If you don't believe me come live in Ottawa for a few years were rampant delusionalism is a key underpinning of the Sens fan psyche. In Montreal the irrationality comes across as some sort of ancient and bizarre right of entitlement. The symptoms are different but the cause the same. The majority of home town fans are delusional and occasionally irrational about the team's prospects, quality and likelihood of success.

    Best example; posting boards on NFL draft weekend where fans of Team X argue whether it is the stealing of Hartley Zwingerman from Lollapalooza A&M in round 4 or the brilliance of snagging Frenzied State's Deshante Garvin in round 5 that will take their perennially sub 500 team to the Promised Land.

    One of sport's greatest sayings comes at the beginning of each baseball season..."hope springs eternal" It is the renewal of opportunity, it is the once in a generation fairy tale of a sad sack team doing a Buster Douglas that raises the hope and muddles the expectations of the sports fans. They are, by and large, like that everywhere, with all teams, in all sports.

    There is nothing special, deranged or unusual about TLM fans in this regard. After all this is the essence of fandom in many ways. It is at the heart of the enduring appeal of sports and being a fan.

    Move the Islanders here , move the (gawd NO) Flames here move The Sisters of Mercy here and it would be the same. Just as it is with sports fans everywhere.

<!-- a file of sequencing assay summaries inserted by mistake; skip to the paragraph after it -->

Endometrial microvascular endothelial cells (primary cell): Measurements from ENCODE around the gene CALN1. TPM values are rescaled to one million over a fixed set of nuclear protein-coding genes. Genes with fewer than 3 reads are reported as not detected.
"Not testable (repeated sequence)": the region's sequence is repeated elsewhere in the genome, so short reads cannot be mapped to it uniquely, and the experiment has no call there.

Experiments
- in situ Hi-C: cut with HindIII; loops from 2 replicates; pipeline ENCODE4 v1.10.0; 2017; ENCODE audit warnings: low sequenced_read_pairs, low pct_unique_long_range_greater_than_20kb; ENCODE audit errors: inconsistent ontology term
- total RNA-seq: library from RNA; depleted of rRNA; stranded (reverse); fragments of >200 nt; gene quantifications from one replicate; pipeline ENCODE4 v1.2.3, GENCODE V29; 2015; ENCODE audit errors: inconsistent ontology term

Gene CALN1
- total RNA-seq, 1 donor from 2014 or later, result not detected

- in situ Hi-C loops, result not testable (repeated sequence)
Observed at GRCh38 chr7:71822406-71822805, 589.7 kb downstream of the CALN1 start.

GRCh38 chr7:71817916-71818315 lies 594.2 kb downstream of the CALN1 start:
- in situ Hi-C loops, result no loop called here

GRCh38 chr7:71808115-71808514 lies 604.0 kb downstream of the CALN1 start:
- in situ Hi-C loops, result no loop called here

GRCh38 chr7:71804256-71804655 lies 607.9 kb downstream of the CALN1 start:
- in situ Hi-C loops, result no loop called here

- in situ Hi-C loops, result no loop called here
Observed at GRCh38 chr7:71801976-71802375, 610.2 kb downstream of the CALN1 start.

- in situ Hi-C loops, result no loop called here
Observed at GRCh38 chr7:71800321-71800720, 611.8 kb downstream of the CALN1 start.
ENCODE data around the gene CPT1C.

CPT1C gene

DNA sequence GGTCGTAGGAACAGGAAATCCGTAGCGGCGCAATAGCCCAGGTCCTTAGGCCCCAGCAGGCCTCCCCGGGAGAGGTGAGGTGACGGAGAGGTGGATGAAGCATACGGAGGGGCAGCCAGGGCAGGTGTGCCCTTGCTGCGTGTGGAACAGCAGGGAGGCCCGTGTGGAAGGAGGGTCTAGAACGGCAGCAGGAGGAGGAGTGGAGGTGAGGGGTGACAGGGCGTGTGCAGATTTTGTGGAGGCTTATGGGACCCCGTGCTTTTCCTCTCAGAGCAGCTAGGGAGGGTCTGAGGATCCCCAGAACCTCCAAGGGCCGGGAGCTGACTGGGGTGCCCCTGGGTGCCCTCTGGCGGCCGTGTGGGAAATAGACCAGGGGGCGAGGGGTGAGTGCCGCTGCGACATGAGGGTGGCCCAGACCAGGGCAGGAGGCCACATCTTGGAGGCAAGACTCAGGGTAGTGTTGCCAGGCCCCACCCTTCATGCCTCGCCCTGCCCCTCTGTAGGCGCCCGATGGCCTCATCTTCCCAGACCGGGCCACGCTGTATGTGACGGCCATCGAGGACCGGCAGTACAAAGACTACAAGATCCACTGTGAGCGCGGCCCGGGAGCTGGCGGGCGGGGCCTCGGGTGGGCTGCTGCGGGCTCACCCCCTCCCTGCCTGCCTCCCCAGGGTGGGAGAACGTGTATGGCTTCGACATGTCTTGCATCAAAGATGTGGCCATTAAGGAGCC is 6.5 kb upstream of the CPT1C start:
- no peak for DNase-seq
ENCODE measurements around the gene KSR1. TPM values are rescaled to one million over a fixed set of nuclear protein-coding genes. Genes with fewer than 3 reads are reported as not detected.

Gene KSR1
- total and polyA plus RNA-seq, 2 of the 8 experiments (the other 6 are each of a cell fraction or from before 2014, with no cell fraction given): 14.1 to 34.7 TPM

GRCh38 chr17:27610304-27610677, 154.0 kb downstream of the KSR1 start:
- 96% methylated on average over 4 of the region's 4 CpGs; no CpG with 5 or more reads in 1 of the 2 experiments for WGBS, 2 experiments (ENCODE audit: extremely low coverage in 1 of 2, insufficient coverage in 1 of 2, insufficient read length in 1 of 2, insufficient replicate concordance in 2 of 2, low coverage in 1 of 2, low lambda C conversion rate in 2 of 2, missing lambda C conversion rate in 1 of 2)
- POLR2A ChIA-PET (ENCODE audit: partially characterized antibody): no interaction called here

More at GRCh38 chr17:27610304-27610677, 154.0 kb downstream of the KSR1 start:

That's what it is, that why sports captivates. It is what has made sports the most successful and most unique entertainment business in the world.

  24. Tremendous post, Bmaximus. You've lived it in different markets, and have shared it beautifully today. Thanks.

  25. On the topic of hockey fans in other cities, I will add that having lived in Vancouver, I think the insecurity of the fan base and media may have contributed to the Canucks playoff problems over the last 5 years. The way they turned on Luongo is astonishing, and makes me seriously question why he is interested in coming to Toronto.Perhaps he thinks Leafs fans have lower expectations, and a Cujo or Potvin-like playoff where he got a so-so team to the conference finals would be good enough?

  26. I'm not sure we really know if Toronto is on Luongo's latest "list" or not, but you certainly make an interesting point, Sean. While they are great fans in Vancouver, they may (and obviously I'm using a very broad brush here) indeed feel insecure at times, as you put it. We know all about that here in Toronto...